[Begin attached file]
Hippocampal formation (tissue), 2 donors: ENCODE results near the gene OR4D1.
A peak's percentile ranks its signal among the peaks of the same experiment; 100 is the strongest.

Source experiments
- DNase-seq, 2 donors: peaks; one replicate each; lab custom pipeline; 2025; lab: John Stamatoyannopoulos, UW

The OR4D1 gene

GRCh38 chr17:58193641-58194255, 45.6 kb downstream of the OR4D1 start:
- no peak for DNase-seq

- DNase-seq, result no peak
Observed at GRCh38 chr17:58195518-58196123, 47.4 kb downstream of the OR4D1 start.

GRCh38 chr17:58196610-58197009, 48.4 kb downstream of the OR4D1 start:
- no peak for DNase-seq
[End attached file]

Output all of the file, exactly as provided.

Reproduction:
Hippocampal formation (tissue), 2 donors: ENCODE results near the gene OR4D1.
A peak's percentile ranks its signal among the peaks of the same experiment; 100 is the strongest.

Source experiments
- DNase-seq, 2 donors: peaks; one replicate each; lab custom pipeline; 2025; lab: John Stamatoyannopoulos, UW

The OR4D1 gene

GRCh38 chr17:58193641-58194255, 45.6 kb downstream of the OR4D1 start:
- no peak for DNase-seq

- DNase-seq, result no peak
Observed at GRCh38 chr17:58195518-58196123, 47.4 kb downstream of the OR4D1 start.

GRCh38 chr17:58196610-58197009, 48.4 kb downstream of the OR4D1 start:
- no peak for DNase-seq